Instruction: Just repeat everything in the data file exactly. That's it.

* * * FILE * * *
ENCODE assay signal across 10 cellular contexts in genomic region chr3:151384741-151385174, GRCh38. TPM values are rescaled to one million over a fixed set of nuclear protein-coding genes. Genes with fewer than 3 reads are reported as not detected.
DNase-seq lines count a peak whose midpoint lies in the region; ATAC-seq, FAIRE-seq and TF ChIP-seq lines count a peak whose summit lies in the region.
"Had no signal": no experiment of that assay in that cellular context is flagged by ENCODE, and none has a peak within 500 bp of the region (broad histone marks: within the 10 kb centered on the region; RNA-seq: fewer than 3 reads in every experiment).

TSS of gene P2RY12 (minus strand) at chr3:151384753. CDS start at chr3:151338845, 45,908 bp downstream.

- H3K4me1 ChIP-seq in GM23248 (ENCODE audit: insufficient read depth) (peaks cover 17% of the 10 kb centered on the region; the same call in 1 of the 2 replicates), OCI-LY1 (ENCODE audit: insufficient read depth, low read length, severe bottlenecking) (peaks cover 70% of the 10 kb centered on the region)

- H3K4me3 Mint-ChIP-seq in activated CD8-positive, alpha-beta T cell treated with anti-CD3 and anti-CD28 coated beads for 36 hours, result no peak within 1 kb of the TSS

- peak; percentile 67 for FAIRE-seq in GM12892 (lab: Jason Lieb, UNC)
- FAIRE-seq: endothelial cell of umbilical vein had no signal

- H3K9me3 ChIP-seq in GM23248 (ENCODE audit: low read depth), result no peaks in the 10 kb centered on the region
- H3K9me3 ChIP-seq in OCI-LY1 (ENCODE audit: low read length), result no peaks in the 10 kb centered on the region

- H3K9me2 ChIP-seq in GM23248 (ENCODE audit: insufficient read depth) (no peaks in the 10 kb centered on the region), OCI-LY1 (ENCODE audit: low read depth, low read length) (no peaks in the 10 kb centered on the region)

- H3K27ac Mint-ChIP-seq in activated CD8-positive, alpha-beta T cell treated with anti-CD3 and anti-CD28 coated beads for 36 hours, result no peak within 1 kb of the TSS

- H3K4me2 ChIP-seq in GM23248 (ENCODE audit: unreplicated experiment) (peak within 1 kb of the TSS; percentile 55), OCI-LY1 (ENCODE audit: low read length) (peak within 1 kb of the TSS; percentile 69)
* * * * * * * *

ENCODE assay signal across 10 cellular contexts in genomic region chr3:151384741-151385174, GRCh38. TPM values are rescaled to one million over a fixed set of nuclear protein-coding genes. Genes with fewer than 3 reads are reported as not detected.
DNase-seq lines count a peak whose midpoint lies in the region; ATAC-seq, FAIRE-seq and TF ChIP-seq lines count a peak whose summit lies in the region.
"Had no signal": no experiment of that assay in that cellular context is flagged by ENCODE, and none has a peak within 500 bp of the region (broad histone marks: within the 10 kb centered on the region; RNA-seq: fewer than 3 reads in every experiment).

TSS of gene P2RY12 (minus strand) at chr3:151384753. CDS start at chr3:151338845, 45,908 bp downstream.

- H3K4me1 ChIP-seq in GM23248 (ENCODE audit: insufficient read depth) (peaks cover 17% of the 10 kb centered on the region; the same call in 1 of the 2 replicates), OCI-LY1 (ENCODE audit: insufficient read depth, low read length, severe bottlenecking) (peaks cover 70% of the 10 kb centered on the region)

- H3K4me3 Mint-ChIP-seq in activated CD8-positive, alpha-beta T cell treated with anti-CD3 and anti-CD28 coated beads for 36 hours, result no peak within 1 kb of the TSS

- peak; percentile 67 for FAIRE-seq in GM12892 (lab: Jason Lieb, UNC)
- FAIRE-seq: endothelial cell of umbilical vein had no signal

- H3K9me3 ChIP-seq in GM23248 (ENCODE audit: low read depth), result no peaks in the 10 kb centered on the region
- H3K9me3 ChIP-seq in OCI-LY1 (ENCODE audit: low read length), result no peaks in the 10 kb centered on the region

- H3K9me2 ChIP-seq in GM23248 (ENCODE audit: insufficient read depth) (no peaks in the 10 kb centered on the region), OCI-LY1 (ENCODE audit: low read depth, low read length) (no peaks in the 10 kb centered on the region)

- H3K27ac Mint-ChIP-seq in activated CD8-positive, alpha-beta T cell treated with anti-CD3 and anti-CD28 coated beads for 36 hours, result no peak within 1 kb of the TSS

- H3K4me2 ChIP-seq in GM23248 (ENCODE audit: unreplicated experiment) (peak within 1 kb of the TSS; percentile 55), OCI-LY1 (ENCODE audit: low read length) (peak within 1 kb of the TSS; percentile 69)